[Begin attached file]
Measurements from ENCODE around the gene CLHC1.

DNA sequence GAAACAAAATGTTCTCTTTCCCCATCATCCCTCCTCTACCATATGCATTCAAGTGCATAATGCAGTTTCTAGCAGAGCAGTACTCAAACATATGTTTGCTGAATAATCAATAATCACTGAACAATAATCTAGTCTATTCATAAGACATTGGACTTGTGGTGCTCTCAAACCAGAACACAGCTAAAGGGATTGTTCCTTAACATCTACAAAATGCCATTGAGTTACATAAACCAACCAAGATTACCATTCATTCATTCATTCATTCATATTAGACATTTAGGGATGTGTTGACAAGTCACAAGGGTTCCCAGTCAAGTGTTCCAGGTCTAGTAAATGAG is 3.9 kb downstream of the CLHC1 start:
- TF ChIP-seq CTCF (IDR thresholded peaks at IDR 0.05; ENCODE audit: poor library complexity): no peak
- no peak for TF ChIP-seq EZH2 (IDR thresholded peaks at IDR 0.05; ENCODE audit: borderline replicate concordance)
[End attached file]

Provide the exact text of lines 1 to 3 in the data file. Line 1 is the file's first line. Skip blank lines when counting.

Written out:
Measurements from ENCODE around the gene CLHC1.

DNA sequence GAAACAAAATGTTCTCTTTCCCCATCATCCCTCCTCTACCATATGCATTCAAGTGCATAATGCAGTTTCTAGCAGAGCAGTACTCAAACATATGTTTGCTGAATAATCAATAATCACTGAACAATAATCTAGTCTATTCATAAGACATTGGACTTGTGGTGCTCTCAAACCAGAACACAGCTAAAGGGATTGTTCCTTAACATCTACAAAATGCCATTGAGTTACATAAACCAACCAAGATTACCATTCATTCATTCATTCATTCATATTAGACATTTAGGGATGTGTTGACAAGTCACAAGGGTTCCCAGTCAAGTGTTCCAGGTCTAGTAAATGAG is 3.9 kb downstream of the CLHC1 start:
- TF ChIP-seq CTCF (IDR thresholded peaks at IDR 0.05; ENCODE audit: poor library complexity): no peak